M C CHACKO Vs. VALA SAMUDAYCDHARANI CO OPERATIVE SOCIETY
HIGH COURT OF KERALA
VALA SAMUDAYCDHARANI CO-OPERATIVE SOCIETY
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(1.) A very short question arises for consideration in the second appeal: and the question is whether a tenancy created by a liquidator appointed by the Registrar of Cooperative Societies under S.51(1) of the Travancore - Cochin Cooperative Societies Act of 1952 has fixity of tenure as contemplated by Kerala Act 1 of 1964. The Trial Court held that there was fixity of tenure under Act 4 of 1961; but the Subordinate Judge held that there was no fixity of tenure for such a tenancy under Act 1 of 1964.
(2.) Under S.2(57) of the Act "tenant" means any person who has paid or has agreed to pay rent or other consideration for his being allowed by another to possess and to enjoy the land of the latter. The powers of a liquidator appointed under the Cooperative Societies Act are enumerated in S.51(1) of the Act. Clause (k) of the sub-section must apply to the case; and the powers contemplated by this clause are to carry on the business of the Society so far as may be necessary for the beneficial winding up of the same Thus, a liquidator appointed under the Cooperative Societies Act has only powers to carry on the business of the Society so far as may be necessary for the beneficial winding up of the Society. If he does anything beyond those powers, the action will not bind the Society. The action of the liquidator in leasing out the property to the appellant, if it is to be considered as an act to carry on the business of the Society for the purpose of its winding up, can only subsist until and so long as the winding up lasts: it must also be for the beneficial winding up of the Society. If the liquidator creates a lease to which is attached fixity of tenure, what he does is to create a lease which continues even after the liquidation and what he can thereafter sell for the winding up is only the landlord's interest. The asset that came into his hands was the entire interest in the property and not merely the landlord's interest, which would have been the case if the lease itself was created by the Society before it went into liquidation. Such an asset, if it came into the hands of the liquidator, the liquidator is bound to sell, and with the price thereof, the creditors of the Society have to be paid. Moreover, if the tenancy is to be considered as one which has fixity of tenure attached to it, the creation of such a tenancy by the liquidator will not come within the definition in S.2(57), wherein the expression used is "the land of the latter". In a case like this, the land is not the land of the liquidator; and if the land is the land of the Society, the liquidator has no authority to create such a lease.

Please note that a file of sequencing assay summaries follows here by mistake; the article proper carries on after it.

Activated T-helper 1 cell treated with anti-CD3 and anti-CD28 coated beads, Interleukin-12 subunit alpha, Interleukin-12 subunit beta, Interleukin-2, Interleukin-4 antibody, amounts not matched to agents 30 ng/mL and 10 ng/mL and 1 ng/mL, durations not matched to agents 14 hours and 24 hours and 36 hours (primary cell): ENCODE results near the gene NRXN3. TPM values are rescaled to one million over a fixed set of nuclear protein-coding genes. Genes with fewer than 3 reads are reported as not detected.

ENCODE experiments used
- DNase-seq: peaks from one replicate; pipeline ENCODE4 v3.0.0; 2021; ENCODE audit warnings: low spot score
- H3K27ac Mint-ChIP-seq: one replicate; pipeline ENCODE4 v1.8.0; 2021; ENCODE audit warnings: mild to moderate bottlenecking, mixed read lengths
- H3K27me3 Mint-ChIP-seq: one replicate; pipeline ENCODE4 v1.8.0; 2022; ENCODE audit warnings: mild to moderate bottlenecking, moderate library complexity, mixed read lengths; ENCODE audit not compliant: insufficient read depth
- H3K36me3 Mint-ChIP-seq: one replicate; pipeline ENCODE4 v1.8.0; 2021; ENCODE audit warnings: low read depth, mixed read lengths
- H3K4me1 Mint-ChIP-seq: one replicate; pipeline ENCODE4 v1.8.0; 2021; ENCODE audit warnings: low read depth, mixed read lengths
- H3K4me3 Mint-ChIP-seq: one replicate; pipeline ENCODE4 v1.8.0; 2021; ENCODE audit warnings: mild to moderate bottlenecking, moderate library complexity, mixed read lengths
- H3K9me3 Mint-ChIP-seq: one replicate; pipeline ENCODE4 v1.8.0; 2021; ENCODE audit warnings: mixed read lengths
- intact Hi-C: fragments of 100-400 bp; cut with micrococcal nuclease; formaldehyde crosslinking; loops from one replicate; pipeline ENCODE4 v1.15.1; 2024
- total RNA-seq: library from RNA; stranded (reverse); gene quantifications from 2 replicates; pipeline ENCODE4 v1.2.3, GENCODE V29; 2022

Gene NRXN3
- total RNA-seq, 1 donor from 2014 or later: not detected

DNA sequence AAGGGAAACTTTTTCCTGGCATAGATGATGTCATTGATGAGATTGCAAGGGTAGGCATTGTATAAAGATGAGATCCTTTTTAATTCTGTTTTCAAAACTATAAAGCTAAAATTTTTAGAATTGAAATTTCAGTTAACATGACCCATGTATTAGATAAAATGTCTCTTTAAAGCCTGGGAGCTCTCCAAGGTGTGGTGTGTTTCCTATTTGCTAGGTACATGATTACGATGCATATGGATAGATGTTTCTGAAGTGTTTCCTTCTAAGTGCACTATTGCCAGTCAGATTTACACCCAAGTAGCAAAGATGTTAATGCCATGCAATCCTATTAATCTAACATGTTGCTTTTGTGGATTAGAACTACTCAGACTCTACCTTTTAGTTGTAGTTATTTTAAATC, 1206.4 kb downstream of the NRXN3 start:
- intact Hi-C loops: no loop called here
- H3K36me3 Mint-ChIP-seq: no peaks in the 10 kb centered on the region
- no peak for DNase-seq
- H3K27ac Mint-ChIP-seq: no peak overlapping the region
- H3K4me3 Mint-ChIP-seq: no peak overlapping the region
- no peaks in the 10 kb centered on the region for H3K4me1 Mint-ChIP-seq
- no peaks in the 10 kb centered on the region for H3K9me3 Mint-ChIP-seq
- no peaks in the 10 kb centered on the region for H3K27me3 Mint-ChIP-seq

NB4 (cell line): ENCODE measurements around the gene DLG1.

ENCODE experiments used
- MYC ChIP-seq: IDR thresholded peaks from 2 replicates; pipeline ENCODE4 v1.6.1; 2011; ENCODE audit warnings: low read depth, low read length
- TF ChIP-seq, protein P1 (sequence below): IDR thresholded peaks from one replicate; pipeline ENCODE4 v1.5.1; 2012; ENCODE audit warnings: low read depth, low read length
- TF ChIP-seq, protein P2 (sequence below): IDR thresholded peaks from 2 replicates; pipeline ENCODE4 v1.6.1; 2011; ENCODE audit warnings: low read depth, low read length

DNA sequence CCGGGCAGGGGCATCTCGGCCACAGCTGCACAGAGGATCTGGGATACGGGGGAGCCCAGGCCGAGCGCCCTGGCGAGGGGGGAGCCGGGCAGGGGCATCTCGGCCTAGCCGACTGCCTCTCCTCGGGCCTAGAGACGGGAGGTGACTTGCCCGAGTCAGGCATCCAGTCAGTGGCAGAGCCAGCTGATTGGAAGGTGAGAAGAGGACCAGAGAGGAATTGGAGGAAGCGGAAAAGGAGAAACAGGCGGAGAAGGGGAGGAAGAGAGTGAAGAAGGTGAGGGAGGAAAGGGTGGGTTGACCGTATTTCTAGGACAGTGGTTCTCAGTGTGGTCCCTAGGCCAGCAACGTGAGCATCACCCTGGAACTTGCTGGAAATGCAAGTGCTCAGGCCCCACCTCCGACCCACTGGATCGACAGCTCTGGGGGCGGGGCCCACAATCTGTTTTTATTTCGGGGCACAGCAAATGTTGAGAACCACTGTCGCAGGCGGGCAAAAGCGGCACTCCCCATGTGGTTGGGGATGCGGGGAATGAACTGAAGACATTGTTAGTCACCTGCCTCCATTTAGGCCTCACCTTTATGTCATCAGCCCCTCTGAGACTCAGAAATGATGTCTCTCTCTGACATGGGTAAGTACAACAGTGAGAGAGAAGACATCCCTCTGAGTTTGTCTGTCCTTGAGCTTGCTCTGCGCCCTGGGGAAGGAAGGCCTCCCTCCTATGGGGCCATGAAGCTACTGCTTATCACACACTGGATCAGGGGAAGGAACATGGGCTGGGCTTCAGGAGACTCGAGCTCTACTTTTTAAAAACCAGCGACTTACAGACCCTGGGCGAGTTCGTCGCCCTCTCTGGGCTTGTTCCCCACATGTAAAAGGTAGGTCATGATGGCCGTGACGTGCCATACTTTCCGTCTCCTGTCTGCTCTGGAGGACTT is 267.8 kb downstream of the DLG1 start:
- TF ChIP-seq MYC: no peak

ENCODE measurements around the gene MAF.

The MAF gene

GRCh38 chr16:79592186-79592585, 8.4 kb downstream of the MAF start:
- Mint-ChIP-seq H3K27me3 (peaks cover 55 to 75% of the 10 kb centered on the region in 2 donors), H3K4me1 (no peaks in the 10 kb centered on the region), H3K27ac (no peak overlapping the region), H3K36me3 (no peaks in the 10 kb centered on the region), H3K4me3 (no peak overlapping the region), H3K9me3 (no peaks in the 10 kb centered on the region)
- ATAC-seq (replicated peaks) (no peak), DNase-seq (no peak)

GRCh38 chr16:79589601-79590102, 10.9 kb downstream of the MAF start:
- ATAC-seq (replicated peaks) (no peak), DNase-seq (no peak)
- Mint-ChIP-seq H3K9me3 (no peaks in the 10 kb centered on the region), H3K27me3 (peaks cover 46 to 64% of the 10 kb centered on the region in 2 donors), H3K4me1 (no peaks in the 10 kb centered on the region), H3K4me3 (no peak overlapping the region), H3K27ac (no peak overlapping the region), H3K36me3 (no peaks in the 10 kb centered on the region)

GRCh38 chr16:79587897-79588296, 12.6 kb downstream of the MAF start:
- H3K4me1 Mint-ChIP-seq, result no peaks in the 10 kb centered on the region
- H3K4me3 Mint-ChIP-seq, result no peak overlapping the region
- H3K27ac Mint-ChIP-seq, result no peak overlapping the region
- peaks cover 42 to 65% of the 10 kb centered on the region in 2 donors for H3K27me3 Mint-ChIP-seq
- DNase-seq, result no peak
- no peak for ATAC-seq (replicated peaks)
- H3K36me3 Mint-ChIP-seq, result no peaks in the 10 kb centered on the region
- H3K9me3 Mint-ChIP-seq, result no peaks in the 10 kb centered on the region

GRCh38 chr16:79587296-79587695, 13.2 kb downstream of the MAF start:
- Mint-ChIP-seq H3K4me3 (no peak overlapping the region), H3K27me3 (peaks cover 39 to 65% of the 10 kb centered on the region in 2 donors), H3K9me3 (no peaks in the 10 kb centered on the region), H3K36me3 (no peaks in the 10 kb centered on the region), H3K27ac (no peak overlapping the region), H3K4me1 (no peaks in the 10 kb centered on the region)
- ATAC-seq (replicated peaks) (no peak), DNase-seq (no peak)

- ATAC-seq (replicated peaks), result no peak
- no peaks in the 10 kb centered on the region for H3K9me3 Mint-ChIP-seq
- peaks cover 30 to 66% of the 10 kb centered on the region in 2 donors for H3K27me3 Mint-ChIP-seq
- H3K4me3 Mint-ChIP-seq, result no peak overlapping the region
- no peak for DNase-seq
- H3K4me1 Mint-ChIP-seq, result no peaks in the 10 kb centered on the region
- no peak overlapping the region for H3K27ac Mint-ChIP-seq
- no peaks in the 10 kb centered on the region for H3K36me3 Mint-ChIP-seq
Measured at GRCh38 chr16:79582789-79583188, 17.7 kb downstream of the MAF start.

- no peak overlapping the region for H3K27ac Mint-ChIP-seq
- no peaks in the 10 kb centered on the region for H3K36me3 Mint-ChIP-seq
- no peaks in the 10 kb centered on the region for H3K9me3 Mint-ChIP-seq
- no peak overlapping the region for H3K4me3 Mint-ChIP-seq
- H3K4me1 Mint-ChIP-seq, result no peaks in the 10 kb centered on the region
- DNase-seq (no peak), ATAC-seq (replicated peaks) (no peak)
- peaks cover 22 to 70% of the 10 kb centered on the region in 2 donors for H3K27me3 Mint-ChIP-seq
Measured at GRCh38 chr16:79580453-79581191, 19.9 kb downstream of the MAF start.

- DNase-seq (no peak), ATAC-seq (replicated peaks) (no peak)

(3.) Thus, the decision of the Subordinate Judge is correct. The second appeal is consequently dismissed with costs.;
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